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3-4 defenses continue to spread

As we pointed out on Friday night, the latest issue of Sporting News contains an apology from former Dolphins coach Nick Saban regarding the “I’m not going to be the Alabama coach” fiasco.

The latest Sporting News also takes an equally interesting look at the ongoing proliferation of the 3-4 defense. 

As Dennis Dillon points out, the numbers of teams using the 3-4 has quintupled in a decade, expanding from three to 15.  In 2000, no NFC teams used the 3-4 as their base defense.  Now, five do.

The full-page multi-faceted analysis includes a one-paragraph debate between Vikings defensive coordinator Leslie Frazier and Steelers defensive coordinator Dick LeBeau.  Frazier prefers the 4-3 because he thinks it’s easier to find the interior defensive linemen who power a four-man line than All-Pro-type linebackers that the 3-4 needs.  LeBeau thinks it’s easier to find a “gifted” 245- to 265-pounder who can line up in a two-point stance on passing downs and confuse the offense as to whether he’ll be rushing or dropping into coverage.

In our view, the prior success of the 3-4 came in part from the fact that only a handful of teams used it.  Quarterbacks simply didn’t have the familiarity with the alternative to the 4-3, making it harder for them to deal with it when they faced it.  Colts quarterback Peyton Manning, for example, struggled for years with the Patriots, and many believe that he simply didn’t have enough exposure to the 3-4.  In 2010, Manning will see the 3-4 six times during the regular season.

For that reasons, coaches committed to the 4-3 likely hope that the 3-4 will continue to spread.  As offenses see the 3-4 more and more, eventually the 4-3 will become more effective because quarterbacks will become less familiar with the more traditional attack.  

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28 Responses to “3-4 defenses continue to spread”
  1. GBfanForever says: Jun 21, 2010 7:15 AM

    everyone was a 3-4 in the 80′s and then in the 90s it became all 4-3 and now its shifting back a little. It’s easier to find 4-3 guys but there is just so much more you can do in a 3-4.

  2. footballisfun says: Jun 21, 2010 7:31 AM

    “For that reasons, coaches committed to the 4-3 likely hope that the 3-4 will continue to spread. As offenses see the 3-4 more and more, eventually the 4-3 will become more effective because quarterbacks will become less familiar with the more traditional attack. ”
    Its still more predictable. Four down lineman with the only three backers is so much more straight up than a 3-4. By that logic if a team all of the sudden comes out in high school styled 4-4 or 5-3 it would be more effective since the QB hasn’t prepared for it. Granted you can still zone blitz and have some fun stunts with the four front, but overall the 3-4 system is also built on pieces moving around. So it was kind of a double whammy. It wasn’t common in the NFL and it was something you really needed to spend a lot of prep time looking at all of the different ways a 3-4 can be used

  3. Ralph says: Jun 21, 2010 7:48 AM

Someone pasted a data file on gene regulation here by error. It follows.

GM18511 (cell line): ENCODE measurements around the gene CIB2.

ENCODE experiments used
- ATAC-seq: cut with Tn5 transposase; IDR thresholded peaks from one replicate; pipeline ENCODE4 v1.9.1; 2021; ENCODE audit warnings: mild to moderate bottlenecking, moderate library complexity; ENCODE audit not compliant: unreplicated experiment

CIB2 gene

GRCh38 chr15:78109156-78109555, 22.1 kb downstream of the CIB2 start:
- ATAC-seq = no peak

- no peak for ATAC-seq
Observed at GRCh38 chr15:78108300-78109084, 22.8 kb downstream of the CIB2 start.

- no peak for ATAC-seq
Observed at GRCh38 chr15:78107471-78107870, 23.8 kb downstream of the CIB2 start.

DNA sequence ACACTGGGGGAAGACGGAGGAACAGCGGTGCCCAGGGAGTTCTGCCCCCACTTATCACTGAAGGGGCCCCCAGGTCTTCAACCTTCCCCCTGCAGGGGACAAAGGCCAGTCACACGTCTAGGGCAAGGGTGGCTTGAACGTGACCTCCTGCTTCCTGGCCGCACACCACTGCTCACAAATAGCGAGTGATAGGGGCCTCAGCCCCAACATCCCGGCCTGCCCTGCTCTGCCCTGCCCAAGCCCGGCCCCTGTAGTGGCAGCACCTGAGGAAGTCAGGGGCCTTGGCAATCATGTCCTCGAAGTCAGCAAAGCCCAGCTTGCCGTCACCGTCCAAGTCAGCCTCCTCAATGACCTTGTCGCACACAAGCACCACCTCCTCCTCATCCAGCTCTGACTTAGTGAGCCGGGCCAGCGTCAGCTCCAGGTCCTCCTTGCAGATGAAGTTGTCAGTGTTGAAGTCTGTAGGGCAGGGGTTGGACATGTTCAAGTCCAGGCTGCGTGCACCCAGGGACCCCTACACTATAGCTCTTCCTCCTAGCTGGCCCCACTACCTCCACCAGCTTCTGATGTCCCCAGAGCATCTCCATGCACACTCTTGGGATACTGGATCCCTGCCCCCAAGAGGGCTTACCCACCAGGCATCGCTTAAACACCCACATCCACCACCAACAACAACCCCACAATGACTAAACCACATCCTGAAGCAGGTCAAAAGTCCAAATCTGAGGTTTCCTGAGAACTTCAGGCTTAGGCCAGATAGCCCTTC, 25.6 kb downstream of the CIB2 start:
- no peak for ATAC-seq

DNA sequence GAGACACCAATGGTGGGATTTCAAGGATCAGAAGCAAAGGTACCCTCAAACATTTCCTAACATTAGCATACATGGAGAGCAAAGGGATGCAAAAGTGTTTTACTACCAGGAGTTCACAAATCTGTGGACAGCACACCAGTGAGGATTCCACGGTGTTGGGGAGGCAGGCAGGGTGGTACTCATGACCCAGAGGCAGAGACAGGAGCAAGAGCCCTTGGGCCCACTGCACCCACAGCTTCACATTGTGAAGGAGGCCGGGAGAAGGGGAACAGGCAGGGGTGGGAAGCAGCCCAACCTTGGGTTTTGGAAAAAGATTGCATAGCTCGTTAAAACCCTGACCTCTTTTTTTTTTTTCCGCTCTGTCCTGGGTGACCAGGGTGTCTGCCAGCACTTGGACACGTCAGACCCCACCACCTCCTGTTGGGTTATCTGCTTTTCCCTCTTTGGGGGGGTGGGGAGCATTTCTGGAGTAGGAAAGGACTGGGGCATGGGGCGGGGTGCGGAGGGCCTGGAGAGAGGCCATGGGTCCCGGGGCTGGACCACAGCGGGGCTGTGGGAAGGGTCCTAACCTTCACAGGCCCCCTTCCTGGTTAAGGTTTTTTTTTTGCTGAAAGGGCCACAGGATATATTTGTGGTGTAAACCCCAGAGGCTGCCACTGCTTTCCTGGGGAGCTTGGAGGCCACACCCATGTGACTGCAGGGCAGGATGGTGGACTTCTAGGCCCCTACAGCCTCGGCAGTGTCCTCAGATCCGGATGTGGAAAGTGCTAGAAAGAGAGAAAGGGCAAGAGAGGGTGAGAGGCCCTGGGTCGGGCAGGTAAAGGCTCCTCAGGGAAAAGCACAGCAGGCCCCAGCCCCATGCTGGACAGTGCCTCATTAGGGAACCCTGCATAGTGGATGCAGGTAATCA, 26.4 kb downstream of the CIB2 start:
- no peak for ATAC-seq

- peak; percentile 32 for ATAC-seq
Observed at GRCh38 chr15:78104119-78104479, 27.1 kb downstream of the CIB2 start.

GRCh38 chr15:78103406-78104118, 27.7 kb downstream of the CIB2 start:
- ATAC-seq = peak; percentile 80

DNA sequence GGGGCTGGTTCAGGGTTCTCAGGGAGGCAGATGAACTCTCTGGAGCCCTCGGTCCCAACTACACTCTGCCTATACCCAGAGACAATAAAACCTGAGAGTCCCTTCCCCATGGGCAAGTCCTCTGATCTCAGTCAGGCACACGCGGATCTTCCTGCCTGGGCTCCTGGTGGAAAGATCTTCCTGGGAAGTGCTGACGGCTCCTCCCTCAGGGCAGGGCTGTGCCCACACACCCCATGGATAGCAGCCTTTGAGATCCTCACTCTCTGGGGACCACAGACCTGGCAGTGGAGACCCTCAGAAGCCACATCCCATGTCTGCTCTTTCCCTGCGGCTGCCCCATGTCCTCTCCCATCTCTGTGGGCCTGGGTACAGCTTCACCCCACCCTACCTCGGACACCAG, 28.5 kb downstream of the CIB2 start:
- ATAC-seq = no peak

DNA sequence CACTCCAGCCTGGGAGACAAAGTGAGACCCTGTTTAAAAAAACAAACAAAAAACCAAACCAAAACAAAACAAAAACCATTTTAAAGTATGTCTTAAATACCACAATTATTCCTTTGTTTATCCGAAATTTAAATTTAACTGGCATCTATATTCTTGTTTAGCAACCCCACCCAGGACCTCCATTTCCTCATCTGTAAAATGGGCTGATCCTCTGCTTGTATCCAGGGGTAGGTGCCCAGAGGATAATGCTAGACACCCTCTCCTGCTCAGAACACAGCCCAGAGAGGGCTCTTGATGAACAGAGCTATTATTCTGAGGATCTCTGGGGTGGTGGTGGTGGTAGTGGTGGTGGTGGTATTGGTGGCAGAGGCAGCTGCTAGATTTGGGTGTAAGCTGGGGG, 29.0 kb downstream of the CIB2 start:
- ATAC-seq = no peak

3-4 is more effective against passing offenses. Teams are becoming pass happy. It’s a passing league, only makes sense that defenses go with the trend.
    If OCs recognize the susceptibility to the rushing attack, they’ll find their success running the ball.

  4. ErikInHell says: Jun 21, 2010 7:52 AM

    I think you’re going to start seeing more hybrid defenses, that can either fit a 3-4 or 4-3 scheme. It’s been years since there’s been a real defensive innovation, the last of which was LeBeau’s zone blitz.
    Cleveland ran a 1-6 (1NG-6LBs) in the last 4 games of 2009, and it was mostly successful. Crennel has been trying to find the right personnel for his “UFO” defense that lines players up in different spots or has them wandering around. There have been too many rules to give the offense the advantage again, and it’s time to see DCs take advantage of them again.

  5. HandsofSweed says: Jun 21, 2010 8:00 AM

    A 4-4 or a 5-3 in the NFL! I actually laughed when I read that. Can you imagine how incredibly athletic the outside backers would have to be in a 4-4 to handle pass drop/coverage responsibilities at the NFL level?

  6. blazklobucar says: Jun 21, 2010 8:08 AM

    I disagree with the last paragraph, because 3-4 defences are way more unpredictable (for the opposing side) than 4-3, and no amount of familiarity can change that.

  7. Bill In DC says: Jun 21, 2010 8:09 AM

    Something to that. I think teams having problems dealing with the 3-4 (include my Cowboys on that list) also has something to do with the makeup of offensive linemen. An O line made up to block a 4-3 tends to have very large tackles (typically 6’5″, 340+) so they can handle the larger defensive ends (as in larger than the OLB in a 3-4) typical of a 4-3. They have problems blocking the smaller OLB in a 3-4 because of the speed. I’ve noted that Dallas (the team I’m most familiar with) appears to be shifting its tackles to a smaller (if you can call a 6’4″, 315lb man ‘small’), more athletic, faster profile. Flozell Adams (6’5″, 340+ ) has been replaced by Doug Free (6’5″, 310) because Adams had real issues handling ‘speed’ rushers. Marc Colombo, Alex Barron, Sam Young, and Robert Brewster (and all the other Dallas tackles) are all under 320 and are quicker than Adams or previous Dallas tackles. I think this is in response to the number of 3-4 defenses Dallas is facing.

  8. Captain Hairdo says: Jun 21, 2010 8:11 AM

    One of the overlooked benefits in my opinion is the salaries of the players on the defensive front were not as high. Most of the players in the system would have trouble moving to a 4-3 system, so their price was not as high. No pass rushing DE to gobble up cap space.

  9. jackers252 says: Jun 21, 2010 8:45 AM

    Yet 3 out of 4 teams playing in the championship round, and both teams in the Superbowl were 4-3.

  10. Levito says: Jun 21, 2010 8:45 AM